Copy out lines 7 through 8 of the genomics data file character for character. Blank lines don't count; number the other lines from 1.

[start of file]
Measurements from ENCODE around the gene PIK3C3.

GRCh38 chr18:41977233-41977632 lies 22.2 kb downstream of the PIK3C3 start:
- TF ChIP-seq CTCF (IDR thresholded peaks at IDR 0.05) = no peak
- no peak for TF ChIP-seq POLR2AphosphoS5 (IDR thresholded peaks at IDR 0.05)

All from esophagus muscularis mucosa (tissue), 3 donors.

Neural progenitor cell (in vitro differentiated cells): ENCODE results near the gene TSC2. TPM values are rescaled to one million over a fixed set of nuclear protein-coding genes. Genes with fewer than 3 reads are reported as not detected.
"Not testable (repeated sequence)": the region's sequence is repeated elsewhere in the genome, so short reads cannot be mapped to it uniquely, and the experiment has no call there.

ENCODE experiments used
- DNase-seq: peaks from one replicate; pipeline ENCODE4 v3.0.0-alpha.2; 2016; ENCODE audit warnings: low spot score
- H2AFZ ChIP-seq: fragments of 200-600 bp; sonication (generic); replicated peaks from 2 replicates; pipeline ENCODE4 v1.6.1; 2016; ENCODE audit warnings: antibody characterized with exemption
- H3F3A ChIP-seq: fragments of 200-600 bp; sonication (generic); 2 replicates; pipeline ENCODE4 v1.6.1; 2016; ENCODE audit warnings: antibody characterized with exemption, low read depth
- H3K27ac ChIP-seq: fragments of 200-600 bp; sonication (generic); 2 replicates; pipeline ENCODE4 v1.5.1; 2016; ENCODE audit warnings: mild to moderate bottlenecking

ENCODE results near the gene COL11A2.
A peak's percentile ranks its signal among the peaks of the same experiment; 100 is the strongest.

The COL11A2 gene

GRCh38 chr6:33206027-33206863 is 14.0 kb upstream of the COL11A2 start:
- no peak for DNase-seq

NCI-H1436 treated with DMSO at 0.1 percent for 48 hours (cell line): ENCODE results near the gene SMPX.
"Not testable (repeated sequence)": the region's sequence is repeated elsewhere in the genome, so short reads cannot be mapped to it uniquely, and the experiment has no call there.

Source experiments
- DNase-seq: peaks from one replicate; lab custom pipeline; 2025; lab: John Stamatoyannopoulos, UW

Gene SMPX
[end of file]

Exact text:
"Not testable (repeated sequence)": the region's sequence is repeated elsewhere in the genome, so short reads cannot be mapped to it uniquely, and the experiment has no call there.

ENCODE experiments used